Please forgive me for possibly noob question, but I didn't find a suitable (for my level of understanding) answer in open search.
Let's say we have a tripartite mixture of A, B and C, miscible in one another.
A and C slowly react with B, yielding semi-stable (AB) and (CB) complexes and water (all products, including water, are well-soluble in the broth) but not with themselves and not with reaction products.
Molar ratios of reactants are:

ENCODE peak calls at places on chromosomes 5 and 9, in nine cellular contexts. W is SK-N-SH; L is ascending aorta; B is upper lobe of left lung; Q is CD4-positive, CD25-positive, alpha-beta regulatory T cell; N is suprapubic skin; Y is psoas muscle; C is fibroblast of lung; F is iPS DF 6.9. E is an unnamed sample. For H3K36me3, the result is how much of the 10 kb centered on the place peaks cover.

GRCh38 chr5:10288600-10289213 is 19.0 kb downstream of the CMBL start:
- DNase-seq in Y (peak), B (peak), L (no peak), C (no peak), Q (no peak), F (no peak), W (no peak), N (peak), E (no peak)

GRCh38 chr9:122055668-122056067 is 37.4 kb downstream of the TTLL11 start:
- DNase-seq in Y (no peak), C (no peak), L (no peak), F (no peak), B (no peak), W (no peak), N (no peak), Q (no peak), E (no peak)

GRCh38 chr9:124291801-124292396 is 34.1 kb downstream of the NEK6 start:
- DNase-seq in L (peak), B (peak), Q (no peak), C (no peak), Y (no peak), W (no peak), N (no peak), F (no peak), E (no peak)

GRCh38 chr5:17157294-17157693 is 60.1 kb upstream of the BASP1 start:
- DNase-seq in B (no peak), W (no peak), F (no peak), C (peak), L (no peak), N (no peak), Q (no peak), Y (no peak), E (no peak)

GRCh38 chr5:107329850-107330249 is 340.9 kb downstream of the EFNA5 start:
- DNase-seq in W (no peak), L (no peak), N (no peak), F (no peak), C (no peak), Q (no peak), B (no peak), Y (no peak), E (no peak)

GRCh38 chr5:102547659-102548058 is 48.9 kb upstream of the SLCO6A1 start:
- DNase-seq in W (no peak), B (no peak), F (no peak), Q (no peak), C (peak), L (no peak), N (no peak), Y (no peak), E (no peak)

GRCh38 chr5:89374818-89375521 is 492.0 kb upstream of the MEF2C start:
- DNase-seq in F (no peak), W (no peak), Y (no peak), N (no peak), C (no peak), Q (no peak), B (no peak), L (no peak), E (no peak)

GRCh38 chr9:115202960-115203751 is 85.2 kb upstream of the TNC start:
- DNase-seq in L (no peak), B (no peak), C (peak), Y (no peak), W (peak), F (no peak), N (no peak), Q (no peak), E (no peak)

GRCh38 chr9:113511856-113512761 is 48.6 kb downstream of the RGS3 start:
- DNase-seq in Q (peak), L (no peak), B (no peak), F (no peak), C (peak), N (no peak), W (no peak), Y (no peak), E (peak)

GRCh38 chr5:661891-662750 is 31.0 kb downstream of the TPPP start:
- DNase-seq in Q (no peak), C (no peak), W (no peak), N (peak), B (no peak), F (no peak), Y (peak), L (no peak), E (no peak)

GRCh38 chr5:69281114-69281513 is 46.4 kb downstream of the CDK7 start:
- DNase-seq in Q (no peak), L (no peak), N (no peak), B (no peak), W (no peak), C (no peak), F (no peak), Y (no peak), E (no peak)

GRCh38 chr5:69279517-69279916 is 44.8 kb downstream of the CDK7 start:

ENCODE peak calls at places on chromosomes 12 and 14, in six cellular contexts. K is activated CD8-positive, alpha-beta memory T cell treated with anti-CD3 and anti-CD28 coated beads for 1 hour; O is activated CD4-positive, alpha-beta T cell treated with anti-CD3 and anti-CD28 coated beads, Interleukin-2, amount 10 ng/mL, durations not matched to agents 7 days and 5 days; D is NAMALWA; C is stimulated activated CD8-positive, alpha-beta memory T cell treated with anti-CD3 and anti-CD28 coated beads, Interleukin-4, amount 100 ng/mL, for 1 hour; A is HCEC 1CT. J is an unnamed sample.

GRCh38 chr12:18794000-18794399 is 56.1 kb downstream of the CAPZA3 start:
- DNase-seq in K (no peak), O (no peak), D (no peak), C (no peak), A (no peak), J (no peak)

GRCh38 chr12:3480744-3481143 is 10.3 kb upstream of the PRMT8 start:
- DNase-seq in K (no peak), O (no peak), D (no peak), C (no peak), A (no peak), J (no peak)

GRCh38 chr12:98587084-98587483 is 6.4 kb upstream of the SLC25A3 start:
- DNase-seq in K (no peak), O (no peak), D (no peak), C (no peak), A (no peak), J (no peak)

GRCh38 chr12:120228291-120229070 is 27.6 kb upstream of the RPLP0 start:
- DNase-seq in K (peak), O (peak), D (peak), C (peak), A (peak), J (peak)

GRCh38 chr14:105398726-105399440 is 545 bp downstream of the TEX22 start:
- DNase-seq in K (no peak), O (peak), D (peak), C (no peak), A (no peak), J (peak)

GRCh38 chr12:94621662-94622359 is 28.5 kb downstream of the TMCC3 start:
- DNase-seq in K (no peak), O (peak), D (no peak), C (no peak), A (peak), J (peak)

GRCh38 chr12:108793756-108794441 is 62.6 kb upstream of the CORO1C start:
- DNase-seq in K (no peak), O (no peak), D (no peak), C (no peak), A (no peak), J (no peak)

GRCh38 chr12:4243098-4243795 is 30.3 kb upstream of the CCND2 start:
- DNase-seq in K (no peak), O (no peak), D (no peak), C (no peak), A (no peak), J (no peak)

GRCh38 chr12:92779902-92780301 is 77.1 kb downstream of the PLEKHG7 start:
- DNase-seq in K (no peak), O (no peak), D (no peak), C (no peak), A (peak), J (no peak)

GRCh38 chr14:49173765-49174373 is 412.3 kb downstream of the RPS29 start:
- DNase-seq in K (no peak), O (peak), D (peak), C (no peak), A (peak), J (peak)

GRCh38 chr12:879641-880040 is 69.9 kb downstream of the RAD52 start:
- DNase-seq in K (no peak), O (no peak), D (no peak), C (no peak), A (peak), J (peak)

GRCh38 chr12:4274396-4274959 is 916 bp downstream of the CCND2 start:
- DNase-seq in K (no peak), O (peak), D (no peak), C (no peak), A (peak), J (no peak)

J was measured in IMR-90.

A - 0.99
B - 0.0099
C - 0.0001, so roughly n(A) = 100n(B) = 10,000n(C), or n(A)/n(B) = 100 = n(B)/n(C)
Let's say we add catalyst, or just observe (measure) the yields for some, long enough, time.
The questions are:
1. If reaction speed in binary mixtures of A+B = (AB) + H20 is 100 times slower than that for (C+B) + H20, given the conditions (temperature, pressure, catalyst, if applicable) are all the same in both bipartite and tripartite mixtures, how will the yields of AB and CB grow in comparison to one another?
2. Will such reactants compete for the B from the start, altering their binary reactions rates, or not?
3. Finally, could you receive a reasonably good (significant) conversion of C to CB in any given moment of time?
Thank you in advance.